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Surfin’: Moving Packets with DDP


By Stan Horzepa, WA1LOU
Contributing Editor

This week, Surfin’ looks at a new protocol for moving packets through the ether.

Danny Knaggs, 2E0DPK, is designing and developing a new free, open source ham radio protocol called “DDP” -- for “Danny’s Digital Packet” -- that provides a modern alternative to the existing packet radio protocol. Transmitted and received packets are “in plain text so they can be seen by eye (on the waterfall, console, etc.) and for ease of use and implementation.”

Like any other communications protocol, DDP requires “modulation” to move its packets. fldigi and RS-232 provide the back end for DDP to move its packets. By default, DDP uses PSK500R, but it can run on any other PSK mode, too. And using RS-232, you can build your own modems suitable for the application. Knaggs has designed and built two different DDP-suitable modems: an 1800-baud AFSK modem and a 9600-baud GMSK modem.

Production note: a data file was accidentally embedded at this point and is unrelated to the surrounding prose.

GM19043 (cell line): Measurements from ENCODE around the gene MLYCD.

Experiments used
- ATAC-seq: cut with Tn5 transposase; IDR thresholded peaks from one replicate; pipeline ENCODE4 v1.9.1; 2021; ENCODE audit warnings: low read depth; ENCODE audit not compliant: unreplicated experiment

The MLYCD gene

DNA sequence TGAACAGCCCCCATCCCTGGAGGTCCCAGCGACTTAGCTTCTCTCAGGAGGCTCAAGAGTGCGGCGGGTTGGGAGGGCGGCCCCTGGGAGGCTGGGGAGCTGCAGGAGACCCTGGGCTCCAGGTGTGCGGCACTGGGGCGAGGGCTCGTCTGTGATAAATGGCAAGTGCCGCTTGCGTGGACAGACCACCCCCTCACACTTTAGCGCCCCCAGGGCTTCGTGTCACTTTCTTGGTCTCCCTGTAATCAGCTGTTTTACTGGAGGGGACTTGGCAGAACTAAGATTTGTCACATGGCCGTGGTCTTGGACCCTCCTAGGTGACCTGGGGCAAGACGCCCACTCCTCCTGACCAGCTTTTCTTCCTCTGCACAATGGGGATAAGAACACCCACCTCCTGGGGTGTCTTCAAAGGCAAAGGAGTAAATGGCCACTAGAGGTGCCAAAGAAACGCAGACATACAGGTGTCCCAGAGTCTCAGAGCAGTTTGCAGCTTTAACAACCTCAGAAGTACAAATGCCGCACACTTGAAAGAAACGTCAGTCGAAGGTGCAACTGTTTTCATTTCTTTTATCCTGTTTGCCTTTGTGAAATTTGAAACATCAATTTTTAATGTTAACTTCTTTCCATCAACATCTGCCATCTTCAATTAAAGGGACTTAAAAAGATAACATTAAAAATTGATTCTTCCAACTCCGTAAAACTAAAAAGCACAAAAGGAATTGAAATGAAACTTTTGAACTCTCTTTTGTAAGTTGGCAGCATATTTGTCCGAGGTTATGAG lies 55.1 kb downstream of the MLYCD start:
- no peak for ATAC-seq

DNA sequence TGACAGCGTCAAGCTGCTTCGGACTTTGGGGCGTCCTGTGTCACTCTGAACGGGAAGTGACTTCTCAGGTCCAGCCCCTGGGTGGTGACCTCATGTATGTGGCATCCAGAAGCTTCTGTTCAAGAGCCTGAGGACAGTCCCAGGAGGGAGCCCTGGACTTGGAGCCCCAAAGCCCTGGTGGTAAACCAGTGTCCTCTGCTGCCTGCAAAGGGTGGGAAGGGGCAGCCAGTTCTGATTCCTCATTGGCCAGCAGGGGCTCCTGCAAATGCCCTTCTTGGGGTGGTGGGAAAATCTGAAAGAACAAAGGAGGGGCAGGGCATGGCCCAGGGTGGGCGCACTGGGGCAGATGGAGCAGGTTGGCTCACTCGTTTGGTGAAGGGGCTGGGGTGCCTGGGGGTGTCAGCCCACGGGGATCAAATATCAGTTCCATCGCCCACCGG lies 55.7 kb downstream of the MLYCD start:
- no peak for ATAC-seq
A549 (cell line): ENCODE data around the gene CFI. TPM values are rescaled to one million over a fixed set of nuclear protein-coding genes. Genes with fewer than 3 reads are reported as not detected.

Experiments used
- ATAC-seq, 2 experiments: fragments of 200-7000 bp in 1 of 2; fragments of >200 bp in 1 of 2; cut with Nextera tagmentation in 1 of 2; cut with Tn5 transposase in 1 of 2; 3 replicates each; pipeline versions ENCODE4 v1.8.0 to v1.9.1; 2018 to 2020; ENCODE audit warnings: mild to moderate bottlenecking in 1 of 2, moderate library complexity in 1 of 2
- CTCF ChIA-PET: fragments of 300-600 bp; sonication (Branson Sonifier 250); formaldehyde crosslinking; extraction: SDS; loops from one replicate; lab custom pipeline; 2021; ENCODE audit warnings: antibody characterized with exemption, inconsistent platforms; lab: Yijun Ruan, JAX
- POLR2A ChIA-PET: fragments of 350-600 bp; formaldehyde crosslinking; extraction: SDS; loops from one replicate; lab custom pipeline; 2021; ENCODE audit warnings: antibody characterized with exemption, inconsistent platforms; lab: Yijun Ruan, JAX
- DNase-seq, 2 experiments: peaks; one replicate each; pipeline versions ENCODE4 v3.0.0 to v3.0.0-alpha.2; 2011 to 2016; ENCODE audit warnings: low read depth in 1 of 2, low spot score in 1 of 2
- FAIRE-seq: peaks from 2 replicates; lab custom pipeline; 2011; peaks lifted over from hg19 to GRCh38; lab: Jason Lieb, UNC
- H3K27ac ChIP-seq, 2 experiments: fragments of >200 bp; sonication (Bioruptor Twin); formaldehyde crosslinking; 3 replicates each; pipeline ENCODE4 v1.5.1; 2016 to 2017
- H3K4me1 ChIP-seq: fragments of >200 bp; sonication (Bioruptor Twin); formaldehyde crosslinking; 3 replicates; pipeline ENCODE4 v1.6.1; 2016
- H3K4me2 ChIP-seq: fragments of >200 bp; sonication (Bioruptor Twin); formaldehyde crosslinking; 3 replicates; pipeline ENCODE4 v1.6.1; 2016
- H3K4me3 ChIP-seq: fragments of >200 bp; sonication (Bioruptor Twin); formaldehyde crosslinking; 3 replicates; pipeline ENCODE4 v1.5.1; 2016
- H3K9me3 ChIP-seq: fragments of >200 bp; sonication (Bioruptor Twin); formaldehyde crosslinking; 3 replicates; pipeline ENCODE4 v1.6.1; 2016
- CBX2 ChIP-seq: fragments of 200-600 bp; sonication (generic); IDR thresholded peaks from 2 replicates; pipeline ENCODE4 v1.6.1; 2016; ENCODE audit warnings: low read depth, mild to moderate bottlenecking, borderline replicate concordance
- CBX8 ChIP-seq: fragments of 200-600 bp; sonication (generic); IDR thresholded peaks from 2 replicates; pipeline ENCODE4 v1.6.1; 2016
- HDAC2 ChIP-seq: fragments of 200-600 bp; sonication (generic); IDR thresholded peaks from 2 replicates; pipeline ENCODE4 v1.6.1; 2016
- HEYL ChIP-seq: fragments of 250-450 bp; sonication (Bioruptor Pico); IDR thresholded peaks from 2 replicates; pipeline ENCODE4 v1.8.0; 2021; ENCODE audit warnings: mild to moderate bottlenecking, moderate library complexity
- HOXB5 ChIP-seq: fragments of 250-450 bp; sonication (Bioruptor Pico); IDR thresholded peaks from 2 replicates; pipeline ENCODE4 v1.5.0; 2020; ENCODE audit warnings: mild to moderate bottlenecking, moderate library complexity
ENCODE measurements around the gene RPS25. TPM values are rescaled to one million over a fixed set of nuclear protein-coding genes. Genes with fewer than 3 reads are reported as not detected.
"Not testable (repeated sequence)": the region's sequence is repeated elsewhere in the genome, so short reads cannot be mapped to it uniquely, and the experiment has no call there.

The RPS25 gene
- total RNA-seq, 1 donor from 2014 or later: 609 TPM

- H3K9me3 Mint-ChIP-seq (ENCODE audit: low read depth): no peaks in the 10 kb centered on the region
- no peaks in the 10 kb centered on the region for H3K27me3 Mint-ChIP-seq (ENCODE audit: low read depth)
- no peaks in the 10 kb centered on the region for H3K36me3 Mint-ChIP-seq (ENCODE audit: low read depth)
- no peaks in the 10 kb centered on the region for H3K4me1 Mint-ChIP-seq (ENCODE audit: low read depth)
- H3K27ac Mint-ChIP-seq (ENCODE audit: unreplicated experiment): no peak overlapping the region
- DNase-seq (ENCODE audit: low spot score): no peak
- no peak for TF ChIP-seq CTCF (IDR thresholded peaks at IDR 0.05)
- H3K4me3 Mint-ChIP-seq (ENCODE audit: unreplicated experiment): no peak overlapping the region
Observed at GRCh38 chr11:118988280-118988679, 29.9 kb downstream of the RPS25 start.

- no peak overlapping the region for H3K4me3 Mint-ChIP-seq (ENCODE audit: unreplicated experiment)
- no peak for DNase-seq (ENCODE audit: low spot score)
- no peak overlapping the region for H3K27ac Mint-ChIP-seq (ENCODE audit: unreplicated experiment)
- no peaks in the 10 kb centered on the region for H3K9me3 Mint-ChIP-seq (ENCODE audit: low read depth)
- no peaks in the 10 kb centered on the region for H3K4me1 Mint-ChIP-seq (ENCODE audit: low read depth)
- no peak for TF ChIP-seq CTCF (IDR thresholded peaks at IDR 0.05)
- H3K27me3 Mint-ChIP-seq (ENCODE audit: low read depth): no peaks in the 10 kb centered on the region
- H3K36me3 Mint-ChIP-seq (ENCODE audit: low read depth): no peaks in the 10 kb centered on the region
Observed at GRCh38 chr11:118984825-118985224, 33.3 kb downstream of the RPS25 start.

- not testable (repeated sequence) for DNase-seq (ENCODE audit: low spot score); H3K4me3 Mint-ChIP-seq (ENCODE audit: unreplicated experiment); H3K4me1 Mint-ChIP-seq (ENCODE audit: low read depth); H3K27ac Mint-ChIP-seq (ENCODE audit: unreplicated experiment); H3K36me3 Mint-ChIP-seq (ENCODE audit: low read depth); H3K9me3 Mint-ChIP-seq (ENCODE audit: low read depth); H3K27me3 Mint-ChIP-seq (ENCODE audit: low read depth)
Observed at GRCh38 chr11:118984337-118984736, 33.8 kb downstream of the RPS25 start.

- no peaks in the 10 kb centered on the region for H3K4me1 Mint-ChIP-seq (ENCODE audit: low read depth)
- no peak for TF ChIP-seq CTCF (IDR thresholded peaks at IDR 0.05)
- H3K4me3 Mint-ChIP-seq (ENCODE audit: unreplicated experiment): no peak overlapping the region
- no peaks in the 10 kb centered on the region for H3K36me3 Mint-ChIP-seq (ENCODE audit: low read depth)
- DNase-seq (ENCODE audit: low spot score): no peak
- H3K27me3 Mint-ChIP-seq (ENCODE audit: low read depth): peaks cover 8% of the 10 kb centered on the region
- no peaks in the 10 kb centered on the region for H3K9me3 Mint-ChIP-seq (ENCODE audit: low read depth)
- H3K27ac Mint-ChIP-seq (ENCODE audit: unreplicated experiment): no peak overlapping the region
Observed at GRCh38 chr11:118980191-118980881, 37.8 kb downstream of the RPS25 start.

Danny used Python to write DDP, so it should run on any operating system that supports the Python executable without modification including, but not limited to FreeBSD, Linux and Windows

  • DDP already includes some applications including:
  • BBS server and client apps just like the old bulletin boards
  • EmComm sends and forwards messages to other organizations during emergencies
  • File transfer app to send and receive files with other users
  • HTTP proxy server and client app to browse the Internet via RF
  • IM chat app to send and receive “instant” messages with other users
  • Repeater app that transparently repeats packets for cross-banding or plain-vanilla repeating

Visit the DDP website for more information and downloading.

Until next time, keep on surfin’!

Editor’s note: Stan Horzepa, WA1LOU, remembers when packet radio was a modern alternative to radioteletype. To contact Stan, send e-mail or add comments to the WA1LOU blog.



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